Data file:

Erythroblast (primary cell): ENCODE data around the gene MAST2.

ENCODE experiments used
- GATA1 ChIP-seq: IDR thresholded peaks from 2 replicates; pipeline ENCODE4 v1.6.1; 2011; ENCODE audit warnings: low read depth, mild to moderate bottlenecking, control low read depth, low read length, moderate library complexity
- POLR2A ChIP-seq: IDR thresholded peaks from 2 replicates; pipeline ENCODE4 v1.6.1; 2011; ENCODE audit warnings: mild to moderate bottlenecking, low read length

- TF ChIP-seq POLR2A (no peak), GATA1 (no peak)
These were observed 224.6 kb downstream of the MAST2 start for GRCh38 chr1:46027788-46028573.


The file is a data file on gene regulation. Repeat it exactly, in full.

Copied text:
Erythroblast (primary cell): ENCODE data around the gene MAST2.

ENCODE experiments used
- GATA1 ChIP-seq: IDR thresholded peaks from 2 replicates; pipeline ENCODE4 v1.6.1; 2011; ENCODE audit warnings: low read depth, mild to moderate bottlenecking, control low read depth, low read length, moderate library complexity
- POLR2A ChIP-seq: IDR thresholded peaks from 2 replicates; pipeline ENCODE4 v1.6.1; 2011; ENCODE audit warnings: mild to moderate bottlenecking, low read length

- TF ChIP-seq POLR2A (no peak), GATA1 (no peak)
These were observed 224.6 kb downstream of the MAST2 start for GRCh38 chr1:46027788-46028573.